President Lincoln called for 75,000 Soldiers to serve a 90-day tour, with one regiment to come from Wisconsin. Randall asked “all patriotic citizens” to organize themselves into militia companies. The first unit Randall accepted for service was the Madison Guard, which became part of the 1st Wisconsin Infantry Regiment under the command of Col. John Starkweather.

The 1st Wisconsin reported to Camp Scott, now the site of the Wisconsin State Fair in West Allis. Camp Scott lacked almost everything needed to support a military unit, and the state provided gray uniforms but no weapons or equipment. Still, the regiment trained and improved its living conditions before departing for Washington in May with 794 men. The 1st Wisconsin fought a skirmish at Falling Waters in Virginia, suffering 20 wounded and one fatality — Pvt. George Drake, Wisconsin’s first Civil War casualty.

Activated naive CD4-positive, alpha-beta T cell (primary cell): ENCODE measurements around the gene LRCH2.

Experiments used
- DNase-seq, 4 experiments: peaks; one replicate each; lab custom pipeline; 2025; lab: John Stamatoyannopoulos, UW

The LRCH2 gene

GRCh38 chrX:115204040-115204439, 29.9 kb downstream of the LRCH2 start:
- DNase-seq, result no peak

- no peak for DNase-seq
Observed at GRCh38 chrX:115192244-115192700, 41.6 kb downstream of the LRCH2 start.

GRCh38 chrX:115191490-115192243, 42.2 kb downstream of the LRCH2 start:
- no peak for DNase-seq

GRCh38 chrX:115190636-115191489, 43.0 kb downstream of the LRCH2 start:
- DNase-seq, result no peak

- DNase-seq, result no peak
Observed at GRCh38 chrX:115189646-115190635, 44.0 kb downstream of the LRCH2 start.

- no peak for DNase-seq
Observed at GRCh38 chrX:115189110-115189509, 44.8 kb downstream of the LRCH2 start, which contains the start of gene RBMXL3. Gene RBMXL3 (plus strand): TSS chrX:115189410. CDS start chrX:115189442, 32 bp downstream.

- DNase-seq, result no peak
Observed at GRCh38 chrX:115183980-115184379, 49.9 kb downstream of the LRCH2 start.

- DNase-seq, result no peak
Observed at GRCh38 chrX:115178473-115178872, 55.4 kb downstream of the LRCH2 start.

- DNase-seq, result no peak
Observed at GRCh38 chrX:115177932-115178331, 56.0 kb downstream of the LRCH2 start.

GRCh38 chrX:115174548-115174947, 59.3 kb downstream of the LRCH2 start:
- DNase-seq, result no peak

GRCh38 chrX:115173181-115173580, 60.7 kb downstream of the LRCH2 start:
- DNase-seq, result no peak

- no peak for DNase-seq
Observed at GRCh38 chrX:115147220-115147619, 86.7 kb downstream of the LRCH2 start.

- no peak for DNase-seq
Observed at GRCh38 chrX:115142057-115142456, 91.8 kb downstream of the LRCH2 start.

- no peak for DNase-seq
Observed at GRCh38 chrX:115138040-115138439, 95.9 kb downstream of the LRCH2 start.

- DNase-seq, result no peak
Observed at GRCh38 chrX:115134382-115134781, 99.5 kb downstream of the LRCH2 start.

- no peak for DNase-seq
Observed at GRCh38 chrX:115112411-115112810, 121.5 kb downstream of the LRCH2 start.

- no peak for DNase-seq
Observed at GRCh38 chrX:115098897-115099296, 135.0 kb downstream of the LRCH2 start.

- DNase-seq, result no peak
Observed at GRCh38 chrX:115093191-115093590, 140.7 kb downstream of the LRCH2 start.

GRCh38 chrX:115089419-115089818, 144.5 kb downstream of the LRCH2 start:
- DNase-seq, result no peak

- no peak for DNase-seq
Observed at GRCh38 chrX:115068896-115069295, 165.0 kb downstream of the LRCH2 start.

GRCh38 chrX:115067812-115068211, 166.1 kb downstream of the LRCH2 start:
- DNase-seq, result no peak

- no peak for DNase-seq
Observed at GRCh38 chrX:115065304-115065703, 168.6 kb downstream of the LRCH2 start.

Randall continued raising troops even though Washington had yet to request them. The 2nd Wisconsin formed in April at the Madison Fairgrounds under Col. S. Park Coon, who renamed the site Camp Randall. Clad in gray uniforms, the unit’s 1,048 men shipped out in time to fight at the war’s first major battle, Bull Run. The 2nd Wisconsin was placed in a brigade, commanded by Col. William Tecumseh Sherman, which would soon be known as the Iron Brigade, one of the war’s most distinguished units.

The 3rd Wisconsin, consisting of men from northern and western Wisconsin, also experienced action during 1861. The unit trained in Fond du Lac before shipping to Harpers Ferry, Va., for a brief skirmish in July. In all, Gov. Randall organized 10 more infantry regiments, one cavalry regiment and eight artillery batteries. The 8th Infantry carried with it one of the war’s most famous mascots — an American bald eagle named Old Abe.

Thousands of Wisconsinites joined these units for three-year enlistments. While additional units were formed, those formed in 1861 were the backbone of the state’s war effort contribution.

Do you have any Civil War veterans in your family tree? Are you interested in learning more about how your community contributed to the Civil War? Are you looking for personal stories from the war? Try a search of these people, places and stories.